27. Papetti L, Moavero R, Ferilli MAN, Sforza G, Tarantino S, Ursitti F, Ruscitto C, Vigevano F, Valeriani M (2021) Truths and myths in pediatric migraine and nutrition. Nutrients 13:2714

    Article  CAS  PubMed  PubMed Central  Google Scholar 

  28. Hindiyeh NA, Zhang N, Farrar M, Banerjee P, Lombard L, Aurora SK (2020) The role of diet and nutrition in migraine triggers and treatment: a systematic literature review. Headache 60:1300–1316

    Article  PubMed  PubMed Central  Google Scholar 

  29. Altamura C, Cecchi G, Bravo M, Brunelli N, Laudisio A, Caprio PD, Botti G, Paolucci M, Khazrai YM, Vernieri F (2020) The healthy eating plate advice for migraine prevention: an interventional study. Nutrients 12

  30. Hajjarzadeh S, Mahdavi R, Shalilahmadi D, Nikniaz Z (2020) The association of dietary patterns with migraine attack frequency in migrainous women. Nutr Neurosci 23:724–730

    Article  CAS  PubMed  Google Scholar 

  31. Razeghi JS, Ghorbani Z, Martelletti P, Lampl C, Togha M (2019) School of advanced studies of the European headache F: association of diet and headache. J Headache Pain 20:106

    Article  Google Scholar 

  32. Andreeva VA, Szabo de Edelenyi F, Druesne-Pecollo N, Touvier M, Hercberg S, Galan P (2018) Macronutrient. Nutrients 10

  33. Yokoyama M, Yokoyama T, Funazu K, Yamashita T, Kondo S, Hosoai H, Yokoyama A, Nakamura H (2009) Associations between headache and stress, alcohol drinking, exercise, sleep, and comorbid health conditions in a Japanese population. J Headache Pain 10:177–185

    Article  PubMed  PubMed Central  Google Scholar 

  34. Panconesi A (2016) Alcohol-induced headaches: evidence for a central mechanism? J Neurosci Rural Pract 7:269–275

    Article  PubMed  PubMed Central  Google Scholar 

  35. Gupta R, Bhatia MS (2011) Comparison of clinical characteristics of migraine and tension type headache. Indian J Psychiatry 53:134–139

    Article  PubMed  PubMed Central  Google Scholar 

  36. Vargas BB (2008) Tension-type headache and migraine: two points on a continuum? Curr Pain Headache Rep 12:433–436

    Article  PubMed  Google Scholar 

  37. Turner DP, Smitherman TA, Black AK, Penzien DB, Porter JAH, Lofland KR, Houle TT (2015) Are migraine and tension-type headache diagnostic types or points on a severity continuum? An exploration of the latent taxometric structure of headache. Pain 156:1200–1207

    Article  PubMed  PubMed Central  Google Scholar 

  38. Engel SG, Wittrock DA, Crosby RD, Wonderlich SA, Mitchell JE, Kolotkin RL (2006) Development and psychometric validation of an eating disorder-specific health-related quality of life instrument. Int J Eat Disord 39:62–71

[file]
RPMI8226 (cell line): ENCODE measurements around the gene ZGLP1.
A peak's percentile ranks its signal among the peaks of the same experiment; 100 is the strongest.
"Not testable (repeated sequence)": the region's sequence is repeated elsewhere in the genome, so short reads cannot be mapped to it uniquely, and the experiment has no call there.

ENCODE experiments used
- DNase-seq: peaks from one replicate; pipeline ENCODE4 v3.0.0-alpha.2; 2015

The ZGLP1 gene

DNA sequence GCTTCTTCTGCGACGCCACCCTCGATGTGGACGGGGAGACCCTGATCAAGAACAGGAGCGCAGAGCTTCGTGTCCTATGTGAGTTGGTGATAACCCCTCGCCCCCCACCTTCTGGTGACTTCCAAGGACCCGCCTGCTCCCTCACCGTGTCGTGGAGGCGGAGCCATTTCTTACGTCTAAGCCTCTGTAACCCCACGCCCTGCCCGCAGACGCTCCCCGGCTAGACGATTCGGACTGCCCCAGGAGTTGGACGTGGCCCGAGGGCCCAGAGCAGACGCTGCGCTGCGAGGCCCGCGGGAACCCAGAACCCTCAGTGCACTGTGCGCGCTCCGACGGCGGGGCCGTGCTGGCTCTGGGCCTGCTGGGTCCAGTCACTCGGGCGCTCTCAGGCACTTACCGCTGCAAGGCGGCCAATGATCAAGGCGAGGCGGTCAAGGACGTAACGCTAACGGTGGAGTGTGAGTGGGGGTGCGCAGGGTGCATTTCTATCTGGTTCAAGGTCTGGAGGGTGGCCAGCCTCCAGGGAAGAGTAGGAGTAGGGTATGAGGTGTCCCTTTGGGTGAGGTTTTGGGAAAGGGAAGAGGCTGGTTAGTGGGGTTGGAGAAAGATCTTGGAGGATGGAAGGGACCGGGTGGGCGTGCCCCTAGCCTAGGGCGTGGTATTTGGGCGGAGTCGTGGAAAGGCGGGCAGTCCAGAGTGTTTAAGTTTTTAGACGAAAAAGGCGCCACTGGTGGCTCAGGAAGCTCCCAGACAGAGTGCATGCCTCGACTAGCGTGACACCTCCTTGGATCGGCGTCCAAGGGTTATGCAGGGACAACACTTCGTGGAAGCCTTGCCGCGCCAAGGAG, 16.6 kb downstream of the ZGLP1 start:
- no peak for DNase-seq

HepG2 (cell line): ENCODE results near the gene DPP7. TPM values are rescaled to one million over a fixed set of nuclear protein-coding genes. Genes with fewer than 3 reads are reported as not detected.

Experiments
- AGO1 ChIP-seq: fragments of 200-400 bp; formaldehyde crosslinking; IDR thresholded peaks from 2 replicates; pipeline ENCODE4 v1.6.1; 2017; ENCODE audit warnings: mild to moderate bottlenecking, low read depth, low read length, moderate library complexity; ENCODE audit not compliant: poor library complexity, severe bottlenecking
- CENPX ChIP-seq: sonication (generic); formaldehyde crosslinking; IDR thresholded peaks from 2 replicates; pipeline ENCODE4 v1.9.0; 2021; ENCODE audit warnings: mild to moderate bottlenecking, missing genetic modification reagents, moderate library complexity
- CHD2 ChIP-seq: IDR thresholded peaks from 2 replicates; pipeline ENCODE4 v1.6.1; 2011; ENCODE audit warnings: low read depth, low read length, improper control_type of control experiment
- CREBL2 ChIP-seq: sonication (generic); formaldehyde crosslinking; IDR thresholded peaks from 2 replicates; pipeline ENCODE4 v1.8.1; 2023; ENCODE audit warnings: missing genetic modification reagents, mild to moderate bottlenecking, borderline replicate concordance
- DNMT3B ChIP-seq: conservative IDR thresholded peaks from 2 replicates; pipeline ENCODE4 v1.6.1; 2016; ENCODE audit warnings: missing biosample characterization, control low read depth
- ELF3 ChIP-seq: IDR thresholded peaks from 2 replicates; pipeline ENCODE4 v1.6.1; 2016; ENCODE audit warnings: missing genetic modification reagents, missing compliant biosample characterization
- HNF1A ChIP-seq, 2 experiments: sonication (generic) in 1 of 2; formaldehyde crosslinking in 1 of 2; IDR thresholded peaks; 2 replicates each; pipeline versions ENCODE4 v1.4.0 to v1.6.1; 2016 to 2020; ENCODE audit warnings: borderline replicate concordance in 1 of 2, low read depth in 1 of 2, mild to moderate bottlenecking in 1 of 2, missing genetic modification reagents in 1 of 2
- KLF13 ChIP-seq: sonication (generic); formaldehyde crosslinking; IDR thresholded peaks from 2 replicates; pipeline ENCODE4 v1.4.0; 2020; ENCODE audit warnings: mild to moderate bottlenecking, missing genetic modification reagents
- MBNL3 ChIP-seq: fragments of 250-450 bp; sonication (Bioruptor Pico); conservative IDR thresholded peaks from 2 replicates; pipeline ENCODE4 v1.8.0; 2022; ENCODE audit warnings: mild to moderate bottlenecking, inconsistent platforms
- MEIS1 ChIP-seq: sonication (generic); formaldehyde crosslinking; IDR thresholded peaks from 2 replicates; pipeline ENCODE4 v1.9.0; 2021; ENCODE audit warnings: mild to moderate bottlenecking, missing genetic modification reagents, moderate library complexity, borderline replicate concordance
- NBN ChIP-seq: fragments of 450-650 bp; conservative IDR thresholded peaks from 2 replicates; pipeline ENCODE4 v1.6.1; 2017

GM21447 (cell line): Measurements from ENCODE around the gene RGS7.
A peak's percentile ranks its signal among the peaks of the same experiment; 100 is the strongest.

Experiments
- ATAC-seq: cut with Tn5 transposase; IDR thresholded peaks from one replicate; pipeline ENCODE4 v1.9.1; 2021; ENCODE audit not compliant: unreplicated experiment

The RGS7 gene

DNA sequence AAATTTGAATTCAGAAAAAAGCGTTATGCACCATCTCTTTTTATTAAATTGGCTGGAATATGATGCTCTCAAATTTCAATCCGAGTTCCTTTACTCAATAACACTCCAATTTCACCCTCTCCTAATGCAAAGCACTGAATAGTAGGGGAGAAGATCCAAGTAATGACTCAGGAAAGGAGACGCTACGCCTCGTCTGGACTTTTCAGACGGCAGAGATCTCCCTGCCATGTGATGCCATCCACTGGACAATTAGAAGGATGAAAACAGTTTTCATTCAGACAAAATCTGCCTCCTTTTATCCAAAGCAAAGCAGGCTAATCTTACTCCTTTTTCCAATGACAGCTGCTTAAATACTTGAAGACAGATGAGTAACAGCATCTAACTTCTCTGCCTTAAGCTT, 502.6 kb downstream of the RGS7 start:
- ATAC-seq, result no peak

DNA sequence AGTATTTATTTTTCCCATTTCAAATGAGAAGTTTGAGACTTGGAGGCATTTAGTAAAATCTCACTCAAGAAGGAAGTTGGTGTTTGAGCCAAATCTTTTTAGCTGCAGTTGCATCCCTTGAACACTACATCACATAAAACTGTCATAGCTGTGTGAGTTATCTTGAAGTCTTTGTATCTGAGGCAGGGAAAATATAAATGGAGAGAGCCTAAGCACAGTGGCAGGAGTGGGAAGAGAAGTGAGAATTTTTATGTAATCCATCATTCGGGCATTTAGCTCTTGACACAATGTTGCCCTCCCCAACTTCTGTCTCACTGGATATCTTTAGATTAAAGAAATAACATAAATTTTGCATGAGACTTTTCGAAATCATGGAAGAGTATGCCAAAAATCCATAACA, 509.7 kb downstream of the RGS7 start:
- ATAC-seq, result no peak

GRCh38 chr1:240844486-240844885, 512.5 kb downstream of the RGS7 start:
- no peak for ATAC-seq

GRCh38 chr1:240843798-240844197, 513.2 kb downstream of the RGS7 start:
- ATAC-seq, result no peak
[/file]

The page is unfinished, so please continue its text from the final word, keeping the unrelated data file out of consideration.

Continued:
Article  PubMed  Google Scholar 

  39. Brewerton TD, Suro G, Gavidia I, Perlman MM (2021) Sexual and gender minority individuals report higher rates of lifetime traumas and current PTSD than cisgender heterosexual individuals admitted to residential eating disorder treatment. Eat Weight Disord

  40. Brewerton TD, Perlman MM, Gavidia I, Suro G, Genet J, Bunnell DW (2020) The association of traumatic events and posttraumatic stress disorder with greater eating disorder and comorbid symptom severity in residential eating disorder treatment centers. Int J Eat Disord 53:2061–2066

    Article  PubMed  Google Scholar 

  41. Berg KC, Peterson CB, Frazier P, Crow SJ (2012) Psychometric evaluation of the eating disorder examination and eating disorder examination-questionnaire: a systematic review of the literature. Int J Eat Disord 45:428–438

    Article  PubMed  Google Scholar 

  42. Garner DM (1991) Eating Disorder Inventory-2: Professional manual. Psychological Assessment Resources, Odessa

    Google Scholar 

  43. Kroenke K, Spitzer RL, Williams JB (2001) The PHQ-9: validity of a brief depression severity measure. J Gen Intern Med 16:606–613

    Article  CAS  PubMed  PubMed Central  Google Scholar 

  44. Spielberger CD, Gorsuch RL, Lushene R, Vagg PR, Jacobs GA (1983) Manual for the state-trait anxiety inventory (STAI). CA, Consulting Psychologists Press, Palo Alto

    Google Scholar 

  45. Weathers F.W., Blake D.D., Schnurr P.P., Kaloupek D.G., Marx B.P., Keane T.M.: The Life Events Checklist for DSM-5 (LEC-5). National Center for PTSD, 2013.